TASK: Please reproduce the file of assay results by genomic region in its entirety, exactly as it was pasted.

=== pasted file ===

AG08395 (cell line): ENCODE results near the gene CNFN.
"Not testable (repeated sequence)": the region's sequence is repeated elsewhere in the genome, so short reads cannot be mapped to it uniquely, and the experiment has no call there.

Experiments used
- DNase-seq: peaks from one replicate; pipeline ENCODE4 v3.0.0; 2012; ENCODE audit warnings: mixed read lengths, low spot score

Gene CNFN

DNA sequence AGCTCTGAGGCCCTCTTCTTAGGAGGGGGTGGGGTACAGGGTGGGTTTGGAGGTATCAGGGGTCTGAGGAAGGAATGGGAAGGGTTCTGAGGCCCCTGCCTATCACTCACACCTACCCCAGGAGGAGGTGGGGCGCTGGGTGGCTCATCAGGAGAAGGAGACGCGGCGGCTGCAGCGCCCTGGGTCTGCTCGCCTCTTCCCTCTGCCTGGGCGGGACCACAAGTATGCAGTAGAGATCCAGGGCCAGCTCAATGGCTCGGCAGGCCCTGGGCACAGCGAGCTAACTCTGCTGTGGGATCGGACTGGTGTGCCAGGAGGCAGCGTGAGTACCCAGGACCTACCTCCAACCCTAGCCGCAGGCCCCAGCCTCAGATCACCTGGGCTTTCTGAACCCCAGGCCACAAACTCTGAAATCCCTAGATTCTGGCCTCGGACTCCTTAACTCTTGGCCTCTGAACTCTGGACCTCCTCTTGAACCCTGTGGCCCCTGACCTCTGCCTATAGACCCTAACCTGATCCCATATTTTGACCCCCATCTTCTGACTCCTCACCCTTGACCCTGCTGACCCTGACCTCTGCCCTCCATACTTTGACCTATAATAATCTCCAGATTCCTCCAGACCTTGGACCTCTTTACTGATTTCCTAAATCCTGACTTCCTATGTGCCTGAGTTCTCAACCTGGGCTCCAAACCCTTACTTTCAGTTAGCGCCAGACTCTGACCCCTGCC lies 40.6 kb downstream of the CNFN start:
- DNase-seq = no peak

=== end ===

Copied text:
AG08395 (cell line): ENCODE results near the gene CNFN.
"Not testable (repeated sequence)": the region's sequence is repeated elsewhere in the genome, so short reads cannot be mapped to it uniquely, and the experiment has no call there.

Experiments used
- DNase-seq: peaks from one replicate; pipeline ENCODE4 v3.0.0; 2012; ENCODE audit warnings: mixed read lengths, low spot score

Gene CNFN

DNA sequence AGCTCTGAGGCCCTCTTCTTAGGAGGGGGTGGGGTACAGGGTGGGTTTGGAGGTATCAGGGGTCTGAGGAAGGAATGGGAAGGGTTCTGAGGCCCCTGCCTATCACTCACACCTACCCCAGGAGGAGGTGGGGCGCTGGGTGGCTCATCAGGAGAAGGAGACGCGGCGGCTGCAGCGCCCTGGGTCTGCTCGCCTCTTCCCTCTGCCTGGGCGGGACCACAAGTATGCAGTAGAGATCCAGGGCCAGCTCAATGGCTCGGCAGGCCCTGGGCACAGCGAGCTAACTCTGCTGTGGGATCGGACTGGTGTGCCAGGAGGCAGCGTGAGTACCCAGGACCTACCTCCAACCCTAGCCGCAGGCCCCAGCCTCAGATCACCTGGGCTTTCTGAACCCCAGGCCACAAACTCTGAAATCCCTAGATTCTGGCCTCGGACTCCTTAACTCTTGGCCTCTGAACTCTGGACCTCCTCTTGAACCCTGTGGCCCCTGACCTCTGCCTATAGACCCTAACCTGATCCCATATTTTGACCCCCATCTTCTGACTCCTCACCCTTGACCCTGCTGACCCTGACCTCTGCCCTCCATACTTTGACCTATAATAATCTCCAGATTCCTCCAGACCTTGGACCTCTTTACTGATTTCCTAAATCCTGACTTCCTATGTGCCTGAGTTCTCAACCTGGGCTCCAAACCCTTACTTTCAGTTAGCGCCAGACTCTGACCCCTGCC lies 40.6 kb downstream of the CNFN start:
- DNase-seq = no peak